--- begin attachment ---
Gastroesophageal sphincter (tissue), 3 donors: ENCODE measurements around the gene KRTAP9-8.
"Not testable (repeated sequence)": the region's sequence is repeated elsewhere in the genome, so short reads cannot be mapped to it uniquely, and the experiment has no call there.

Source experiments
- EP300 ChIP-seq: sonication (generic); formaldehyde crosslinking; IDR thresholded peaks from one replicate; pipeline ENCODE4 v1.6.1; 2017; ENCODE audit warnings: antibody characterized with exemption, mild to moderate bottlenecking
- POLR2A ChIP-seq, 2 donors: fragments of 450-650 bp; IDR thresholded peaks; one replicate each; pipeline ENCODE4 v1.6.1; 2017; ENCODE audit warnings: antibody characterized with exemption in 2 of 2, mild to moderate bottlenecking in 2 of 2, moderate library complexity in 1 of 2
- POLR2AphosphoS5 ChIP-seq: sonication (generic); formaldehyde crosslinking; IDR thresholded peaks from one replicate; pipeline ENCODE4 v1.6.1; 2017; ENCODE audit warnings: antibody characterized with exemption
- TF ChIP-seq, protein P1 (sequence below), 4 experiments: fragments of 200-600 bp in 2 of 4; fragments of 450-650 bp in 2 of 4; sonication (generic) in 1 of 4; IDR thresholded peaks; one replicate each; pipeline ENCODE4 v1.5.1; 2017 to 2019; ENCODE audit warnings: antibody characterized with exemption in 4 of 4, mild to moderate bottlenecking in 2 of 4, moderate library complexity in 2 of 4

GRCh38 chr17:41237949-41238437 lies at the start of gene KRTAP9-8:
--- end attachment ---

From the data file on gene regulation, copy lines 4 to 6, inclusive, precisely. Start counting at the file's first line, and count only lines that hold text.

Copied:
- EP300 ChIP-seq: sonication (generic); formaldehyde crosslinking; IDR thresholded peaks from one replicate; pipeline ENCODE4 v1.6.1; 2017; ENCODE audit warnings: antibody characterized with exemption, mild to moderate bottlenecking
- POLR2A ChIP-seq, 2 donors: fragments of 450-650 bp; IDR thresholded peaks; one replicate each; pipeline ENCODE4 v1.6.1; 2017; ENCODE audit warnings: antibody characterized with exemption in 2 of 2, mild to moderate bottlenecking in 2 of 2, moderate library complexity in 1 of 2
- POLR2AphosphoS5 ChIP-seq: sonication (generic); formaldehyde crosslinking; IDR thresholded peaks from one replicate; pipeline ENCODE4 v1.6.1; 2017; ENCODE audit warnings: antibody characterized with exemption